Benedicta: I had a mix of emotions heading into training, definitely excited, but also really nervous because it's my first time teaching and being in the classroom, so I was looking forward to seeing how the shift would be made from in-person to online training.
Aliyah: Similarly, I was on the fence, too. I knew I was excited about the content, but I was also very nervous about getting to know people just because I am an introvert, and wasn't sure how we were going to build community.
Benedicta: When we did introductions, Aliyah mentioned that she was from the Bronx. I spent some of my childhood growing up there so I immediately messaged her. I got her number, and then we FaceTimed, and then she added Dez to our calls, and we all started debriefing after sessions and getting to know each other. It's been really great.
Dezirae: When Aliyah first messaged me, and we had our first FaceTime, I was like, "Okay, this is going to be a good summer." Just having a support system here to explain things to me or if I have a question. A lot of my nervousness went away.
Aliyah: Having friends I can go to, and debrief after sessions kept me sane and just provided comfort. Sessions could be jam-packed from morning to evening; there wasn't really enough space to unpack everything. Just knowing I made friends with Benny and Dez, and we could hop on FaceTime was helpful.
Benedicta: We were always in sync. It was also nice to have other Black women to talk with, get to know, build community with, and be each other's confidants.
Dezirae: Oh, my goodness, Benny, you hit the nail on the head. Everyone always went out of their way to make sure they saw the other side of things. The level of empathy is just unmatched. You don't meet a lot of people who are just genuinely kind-hearted and care about what they do.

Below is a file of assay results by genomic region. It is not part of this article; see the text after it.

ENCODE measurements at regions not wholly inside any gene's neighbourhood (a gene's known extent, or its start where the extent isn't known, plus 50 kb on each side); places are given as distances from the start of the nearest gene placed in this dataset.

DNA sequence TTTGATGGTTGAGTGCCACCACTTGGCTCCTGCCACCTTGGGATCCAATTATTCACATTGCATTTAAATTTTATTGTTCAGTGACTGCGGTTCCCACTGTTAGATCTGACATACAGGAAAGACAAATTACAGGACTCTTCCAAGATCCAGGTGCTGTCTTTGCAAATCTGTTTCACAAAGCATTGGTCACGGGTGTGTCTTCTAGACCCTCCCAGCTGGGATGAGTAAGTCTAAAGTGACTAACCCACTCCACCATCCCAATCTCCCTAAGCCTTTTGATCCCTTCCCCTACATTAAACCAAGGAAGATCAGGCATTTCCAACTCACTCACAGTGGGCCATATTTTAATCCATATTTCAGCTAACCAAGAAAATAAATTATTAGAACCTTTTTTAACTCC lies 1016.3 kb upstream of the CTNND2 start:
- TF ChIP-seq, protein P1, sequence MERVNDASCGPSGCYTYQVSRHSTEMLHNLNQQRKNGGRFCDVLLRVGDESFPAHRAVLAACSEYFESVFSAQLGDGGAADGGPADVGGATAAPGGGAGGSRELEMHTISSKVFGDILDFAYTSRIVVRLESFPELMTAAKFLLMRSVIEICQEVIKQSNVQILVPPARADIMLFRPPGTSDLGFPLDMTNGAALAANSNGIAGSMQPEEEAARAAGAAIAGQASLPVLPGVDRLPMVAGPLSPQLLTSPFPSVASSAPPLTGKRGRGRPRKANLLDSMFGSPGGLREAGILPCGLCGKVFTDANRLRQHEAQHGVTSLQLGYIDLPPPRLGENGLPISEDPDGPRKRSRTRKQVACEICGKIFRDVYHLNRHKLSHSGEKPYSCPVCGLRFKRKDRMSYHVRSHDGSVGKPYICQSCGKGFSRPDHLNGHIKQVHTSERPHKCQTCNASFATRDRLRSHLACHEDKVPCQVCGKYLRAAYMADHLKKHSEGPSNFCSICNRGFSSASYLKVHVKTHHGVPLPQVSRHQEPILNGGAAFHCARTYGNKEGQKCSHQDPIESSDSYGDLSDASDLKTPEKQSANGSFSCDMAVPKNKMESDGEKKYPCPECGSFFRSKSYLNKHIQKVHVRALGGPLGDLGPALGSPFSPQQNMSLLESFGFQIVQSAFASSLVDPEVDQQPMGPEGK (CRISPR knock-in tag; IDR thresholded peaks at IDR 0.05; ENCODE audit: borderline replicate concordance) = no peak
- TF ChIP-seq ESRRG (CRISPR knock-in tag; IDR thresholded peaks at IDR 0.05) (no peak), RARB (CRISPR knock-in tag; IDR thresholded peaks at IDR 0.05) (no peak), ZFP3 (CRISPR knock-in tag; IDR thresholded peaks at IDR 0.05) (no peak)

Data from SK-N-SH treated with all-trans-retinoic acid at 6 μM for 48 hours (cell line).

Aliyah: It's reassuring to know you're not alone. I fed off of their energy and their courage. I tend to overthink, but this summer, I felt because I had confidants and people who validated how I was feeling, it gave me the courage to speak up without second-guessing. It was a different type of energy that I really appreciated.
Dezirae: I was going to say, I'm so grateful to have them too. I'm still very nervous, but knowing I have two other people who are in the same position as I am, is already so helpful. I know that I'll be okay and my students will be okay. Yes, there’s nerves but I think this experience showed me that hopefully when I go into whatever school I'm at, that I'll find more people like Aliyah and Benny in this field and have that same amount of support and building community.
Benedicta: The relationship that I've been able to build with Dez and Aliyah makes me excited. None of us have met in person yet. There are still layers to our relationship that we haven't even peeled through yet. I'm excited to see them in D.C. soon and get to know everyone even better. I'm also excited to build community with my future staff and get into the classroom. I'm nervous, but when self-doubt and the nerves kick in, they’re like, "You got this, everything's going to be good." That's just really nice to have, especially going into this as a first-year new teacher.
Aliyah: I moved in last week. I live in Maryland, actually, right at the border, so I'm here.
Benedicta: I just moved and I’m now going through the motions of unpacking and getting acclimated to the area. Once that's all settled, and everybody gets here, then we're definitely going to link up.
Dezirae: Oh, yes. I'm planning on moving the second week of August before sure. I want to give them some housewarming gifts.